Vodafone expects IFRS to have the potentially radical effect of finally ending the company’s huge losses on paper, because it will no longer have to book goodwill against its profit and loss account.
International financial reporting standards have abolished the booking of goodwill and instead introduce a regime of annual impairment testing that need not lead to massive hits against the bottom line. Vodafone will today reveal to the markets the effects of IFRS on its accounts, ahead of reporting in March this year.
For the last two years, Vodafone has booked huge goodwill charges that have resulted in record losses of £9.8bn for 2003, and £9bn in 2004. The goodwill charge for 2003, mostly in relation to the acquisition of Mannesman, stood at £14bn, while the charge in 2004 amounted to £15.2bn. Last year’s loss came despite revenues rising to £33.5bn.
A statement in Vodafone’s 2004 annual report made it clear that the goodwill charge will affect the company’s core business activities. It said: ‘Goodwill amortisation represents a non-cash charge therefore does not affect the group’s cash flows and ability to pay dividends.’
Total dividend payout for 2004 was £1.3bn or 2.03p per ordinary share.
While some of the effects of IFRS will amount to no more than minor changes, the end of goodwill will be a revolution on paper.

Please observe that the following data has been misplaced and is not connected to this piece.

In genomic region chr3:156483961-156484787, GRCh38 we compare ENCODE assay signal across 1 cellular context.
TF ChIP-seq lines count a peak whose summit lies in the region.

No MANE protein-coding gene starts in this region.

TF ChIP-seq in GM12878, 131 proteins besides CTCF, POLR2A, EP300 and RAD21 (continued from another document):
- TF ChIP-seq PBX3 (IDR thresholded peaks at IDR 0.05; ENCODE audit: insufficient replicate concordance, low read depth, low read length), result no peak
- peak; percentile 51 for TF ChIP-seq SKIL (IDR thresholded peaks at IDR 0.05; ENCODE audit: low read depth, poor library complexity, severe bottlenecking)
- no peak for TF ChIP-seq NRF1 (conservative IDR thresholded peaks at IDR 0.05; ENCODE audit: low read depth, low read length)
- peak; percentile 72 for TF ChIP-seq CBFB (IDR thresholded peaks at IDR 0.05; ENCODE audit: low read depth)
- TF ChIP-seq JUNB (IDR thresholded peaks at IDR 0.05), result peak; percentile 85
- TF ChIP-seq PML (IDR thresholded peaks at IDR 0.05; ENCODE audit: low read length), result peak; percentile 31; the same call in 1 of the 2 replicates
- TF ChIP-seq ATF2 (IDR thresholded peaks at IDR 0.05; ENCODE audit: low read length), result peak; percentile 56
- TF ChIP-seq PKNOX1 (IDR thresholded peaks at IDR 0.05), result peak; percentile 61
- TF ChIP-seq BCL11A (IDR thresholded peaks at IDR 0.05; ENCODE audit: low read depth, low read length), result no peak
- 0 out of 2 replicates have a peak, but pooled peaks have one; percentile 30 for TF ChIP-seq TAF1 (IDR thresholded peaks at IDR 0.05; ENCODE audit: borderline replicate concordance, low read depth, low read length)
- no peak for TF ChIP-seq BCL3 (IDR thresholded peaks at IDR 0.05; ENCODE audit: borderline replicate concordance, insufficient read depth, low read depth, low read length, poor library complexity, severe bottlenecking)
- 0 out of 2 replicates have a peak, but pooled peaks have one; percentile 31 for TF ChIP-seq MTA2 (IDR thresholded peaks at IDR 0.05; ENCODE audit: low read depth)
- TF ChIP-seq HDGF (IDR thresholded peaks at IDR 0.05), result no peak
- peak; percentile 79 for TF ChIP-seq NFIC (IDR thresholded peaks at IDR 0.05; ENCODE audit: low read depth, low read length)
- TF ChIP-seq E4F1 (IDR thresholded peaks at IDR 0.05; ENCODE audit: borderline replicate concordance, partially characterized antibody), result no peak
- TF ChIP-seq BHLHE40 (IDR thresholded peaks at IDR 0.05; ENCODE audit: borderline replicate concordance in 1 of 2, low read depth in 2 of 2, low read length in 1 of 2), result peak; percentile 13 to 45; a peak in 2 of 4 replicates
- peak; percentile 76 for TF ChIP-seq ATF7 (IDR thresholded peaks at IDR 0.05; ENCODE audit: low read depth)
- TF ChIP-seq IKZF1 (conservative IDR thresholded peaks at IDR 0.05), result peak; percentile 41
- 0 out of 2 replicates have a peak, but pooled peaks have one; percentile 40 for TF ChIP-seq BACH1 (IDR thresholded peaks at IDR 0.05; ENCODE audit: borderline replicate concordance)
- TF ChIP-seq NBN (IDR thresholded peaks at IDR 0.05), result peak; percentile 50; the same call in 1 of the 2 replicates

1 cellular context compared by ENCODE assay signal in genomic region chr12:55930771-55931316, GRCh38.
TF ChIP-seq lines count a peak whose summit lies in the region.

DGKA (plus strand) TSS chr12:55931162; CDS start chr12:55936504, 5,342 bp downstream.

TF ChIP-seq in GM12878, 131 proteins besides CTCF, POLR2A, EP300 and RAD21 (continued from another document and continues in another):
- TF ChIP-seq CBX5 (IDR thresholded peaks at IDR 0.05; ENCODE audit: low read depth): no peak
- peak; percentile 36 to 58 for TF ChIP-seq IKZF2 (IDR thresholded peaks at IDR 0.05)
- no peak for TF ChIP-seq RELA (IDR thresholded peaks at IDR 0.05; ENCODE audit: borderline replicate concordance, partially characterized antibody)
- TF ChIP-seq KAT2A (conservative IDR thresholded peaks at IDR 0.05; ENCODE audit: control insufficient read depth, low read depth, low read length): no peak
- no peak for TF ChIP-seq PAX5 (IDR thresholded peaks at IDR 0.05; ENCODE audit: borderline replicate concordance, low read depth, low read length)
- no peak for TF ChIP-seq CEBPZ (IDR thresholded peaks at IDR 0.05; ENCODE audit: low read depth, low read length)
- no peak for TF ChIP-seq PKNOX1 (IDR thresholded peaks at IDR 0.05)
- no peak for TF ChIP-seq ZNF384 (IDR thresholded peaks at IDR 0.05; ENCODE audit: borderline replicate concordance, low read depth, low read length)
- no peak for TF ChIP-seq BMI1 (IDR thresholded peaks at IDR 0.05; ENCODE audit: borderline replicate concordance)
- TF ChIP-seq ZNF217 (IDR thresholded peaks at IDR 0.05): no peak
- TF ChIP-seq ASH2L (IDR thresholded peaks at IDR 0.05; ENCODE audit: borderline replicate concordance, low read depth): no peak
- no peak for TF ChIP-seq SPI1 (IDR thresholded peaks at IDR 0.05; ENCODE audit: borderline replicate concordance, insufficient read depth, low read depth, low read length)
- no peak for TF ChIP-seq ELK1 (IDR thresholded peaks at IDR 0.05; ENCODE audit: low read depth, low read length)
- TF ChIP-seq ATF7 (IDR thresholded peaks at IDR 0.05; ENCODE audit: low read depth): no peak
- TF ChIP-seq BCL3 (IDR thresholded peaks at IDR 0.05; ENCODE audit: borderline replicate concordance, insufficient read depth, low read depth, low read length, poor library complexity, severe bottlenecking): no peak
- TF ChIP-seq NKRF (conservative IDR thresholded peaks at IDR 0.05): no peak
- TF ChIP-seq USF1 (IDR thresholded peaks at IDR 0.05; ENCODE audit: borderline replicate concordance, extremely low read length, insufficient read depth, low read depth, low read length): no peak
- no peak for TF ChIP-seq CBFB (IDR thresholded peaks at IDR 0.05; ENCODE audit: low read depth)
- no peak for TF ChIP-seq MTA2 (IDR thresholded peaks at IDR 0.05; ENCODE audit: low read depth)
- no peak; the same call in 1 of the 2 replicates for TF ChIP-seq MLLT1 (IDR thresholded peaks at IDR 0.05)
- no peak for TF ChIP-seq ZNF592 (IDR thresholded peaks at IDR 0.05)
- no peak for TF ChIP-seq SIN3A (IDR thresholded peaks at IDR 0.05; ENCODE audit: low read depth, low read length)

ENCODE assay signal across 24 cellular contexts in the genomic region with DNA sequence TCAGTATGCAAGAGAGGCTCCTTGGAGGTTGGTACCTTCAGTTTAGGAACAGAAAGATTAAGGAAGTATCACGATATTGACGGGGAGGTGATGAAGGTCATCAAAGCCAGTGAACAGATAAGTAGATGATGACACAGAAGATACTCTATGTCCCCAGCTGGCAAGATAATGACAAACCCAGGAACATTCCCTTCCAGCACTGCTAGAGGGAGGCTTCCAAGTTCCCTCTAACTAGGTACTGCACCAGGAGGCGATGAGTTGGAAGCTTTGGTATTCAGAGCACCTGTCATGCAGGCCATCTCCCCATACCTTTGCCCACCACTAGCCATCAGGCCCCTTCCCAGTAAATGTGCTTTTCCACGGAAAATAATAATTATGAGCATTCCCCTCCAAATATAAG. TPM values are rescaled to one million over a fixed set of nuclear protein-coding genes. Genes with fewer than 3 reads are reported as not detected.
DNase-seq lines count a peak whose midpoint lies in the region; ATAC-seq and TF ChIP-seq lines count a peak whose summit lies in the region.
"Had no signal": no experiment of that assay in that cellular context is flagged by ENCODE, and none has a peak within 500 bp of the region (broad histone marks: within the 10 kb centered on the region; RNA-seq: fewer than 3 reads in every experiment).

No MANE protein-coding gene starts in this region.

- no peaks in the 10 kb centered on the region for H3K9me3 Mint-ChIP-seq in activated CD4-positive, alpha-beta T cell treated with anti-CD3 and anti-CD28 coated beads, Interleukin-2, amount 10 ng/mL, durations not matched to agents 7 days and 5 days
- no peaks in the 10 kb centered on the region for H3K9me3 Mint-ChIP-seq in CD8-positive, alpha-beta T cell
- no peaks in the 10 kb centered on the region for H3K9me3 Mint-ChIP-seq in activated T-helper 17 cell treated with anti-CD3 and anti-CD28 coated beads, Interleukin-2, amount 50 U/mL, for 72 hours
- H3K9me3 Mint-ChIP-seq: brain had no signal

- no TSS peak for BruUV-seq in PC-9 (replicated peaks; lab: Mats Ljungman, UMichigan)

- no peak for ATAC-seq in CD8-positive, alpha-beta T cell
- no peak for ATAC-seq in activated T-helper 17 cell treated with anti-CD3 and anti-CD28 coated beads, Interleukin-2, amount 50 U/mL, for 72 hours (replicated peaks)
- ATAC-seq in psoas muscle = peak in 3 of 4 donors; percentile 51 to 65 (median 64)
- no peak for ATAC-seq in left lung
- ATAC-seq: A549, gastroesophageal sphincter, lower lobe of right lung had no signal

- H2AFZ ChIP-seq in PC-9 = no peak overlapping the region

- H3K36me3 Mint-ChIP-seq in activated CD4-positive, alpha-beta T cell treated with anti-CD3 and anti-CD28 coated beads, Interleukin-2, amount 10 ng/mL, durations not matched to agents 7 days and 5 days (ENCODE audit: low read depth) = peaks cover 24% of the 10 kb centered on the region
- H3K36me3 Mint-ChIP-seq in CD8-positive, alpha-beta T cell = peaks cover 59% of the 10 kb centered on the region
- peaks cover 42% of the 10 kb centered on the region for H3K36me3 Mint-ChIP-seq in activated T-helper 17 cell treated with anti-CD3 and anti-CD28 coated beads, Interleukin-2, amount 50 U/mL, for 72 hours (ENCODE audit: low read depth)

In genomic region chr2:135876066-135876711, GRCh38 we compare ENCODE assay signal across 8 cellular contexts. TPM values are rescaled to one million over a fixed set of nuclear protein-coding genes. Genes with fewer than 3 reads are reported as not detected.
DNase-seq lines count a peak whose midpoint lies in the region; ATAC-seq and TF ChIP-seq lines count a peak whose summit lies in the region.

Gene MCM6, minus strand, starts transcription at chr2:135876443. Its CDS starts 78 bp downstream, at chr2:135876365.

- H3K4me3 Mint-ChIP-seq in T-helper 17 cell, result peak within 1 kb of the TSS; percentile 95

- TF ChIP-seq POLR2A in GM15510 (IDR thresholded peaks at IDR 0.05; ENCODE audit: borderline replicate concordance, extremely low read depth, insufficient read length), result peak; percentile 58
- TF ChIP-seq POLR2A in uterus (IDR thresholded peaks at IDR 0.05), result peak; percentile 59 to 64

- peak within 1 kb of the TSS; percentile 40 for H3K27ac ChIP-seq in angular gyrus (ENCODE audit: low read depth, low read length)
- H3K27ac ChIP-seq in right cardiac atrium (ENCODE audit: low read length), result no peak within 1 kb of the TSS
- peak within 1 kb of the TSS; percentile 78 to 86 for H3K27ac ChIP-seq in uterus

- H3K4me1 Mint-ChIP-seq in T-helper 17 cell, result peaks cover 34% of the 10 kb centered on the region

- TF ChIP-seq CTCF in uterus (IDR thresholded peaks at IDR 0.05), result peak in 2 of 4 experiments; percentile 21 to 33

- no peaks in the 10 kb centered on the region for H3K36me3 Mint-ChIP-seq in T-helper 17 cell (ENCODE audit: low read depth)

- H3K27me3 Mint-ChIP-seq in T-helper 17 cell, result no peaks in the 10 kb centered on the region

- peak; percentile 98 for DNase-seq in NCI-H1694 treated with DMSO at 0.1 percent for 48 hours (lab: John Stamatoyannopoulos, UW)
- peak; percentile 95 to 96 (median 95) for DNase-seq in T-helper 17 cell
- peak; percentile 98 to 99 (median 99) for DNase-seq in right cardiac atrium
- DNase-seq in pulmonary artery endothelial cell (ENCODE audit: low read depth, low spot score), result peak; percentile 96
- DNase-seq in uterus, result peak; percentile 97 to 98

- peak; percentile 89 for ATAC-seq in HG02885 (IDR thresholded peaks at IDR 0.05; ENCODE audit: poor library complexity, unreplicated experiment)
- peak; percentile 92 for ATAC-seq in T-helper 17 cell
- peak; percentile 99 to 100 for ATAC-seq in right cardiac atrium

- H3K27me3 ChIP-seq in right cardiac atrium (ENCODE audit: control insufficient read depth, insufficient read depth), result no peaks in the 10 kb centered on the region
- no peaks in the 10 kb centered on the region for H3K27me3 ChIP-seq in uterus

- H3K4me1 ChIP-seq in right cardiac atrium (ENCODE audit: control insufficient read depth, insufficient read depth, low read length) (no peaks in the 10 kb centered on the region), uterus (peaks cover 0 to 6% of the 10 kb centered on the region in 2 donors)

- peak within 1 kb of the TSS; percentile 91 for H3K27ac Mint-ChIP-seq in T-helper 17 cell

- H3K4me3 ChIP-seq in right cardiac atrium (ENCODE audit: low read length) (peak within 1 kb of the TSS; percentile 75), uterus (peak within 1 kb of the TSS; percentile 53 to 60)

The change came about as a result of IFRS1, which removes the goodwill regime in favour of impairment testing. Though the charge is likely to reduce losses in Vodafone’s case, the new rules will mean much greater transparency for many companies with many more intangible assets revealed to the full glare of shareholder scrutiny. Each new intangible asset will need to go through the same impairment testing on an annual basis.
Some analysts expect Vodafone results to be hit by IFRS in other areas including new rules on the consolidation of overseas assets.
Other large companies have already revealed the impact of IFRS including AstraZeneca whose finance director, Jon Symonds, revealed that the new standards would reduce operating profits on the 2003 results by £56m.
Vodafone has already spoken to shareholders and analysts regarding the effects it expects IFRS to have on results. The telecoms company will provide IFRS results for the year ending 31 March 2006 and will provide one year of comparative data.
However, it does expect other areas to be particularly affected by the switch in addition to the goodwill issue. These include scope of consolidation, business combinations, intangible assets, financial instruments, share based payments, pensions and deferred taxes.
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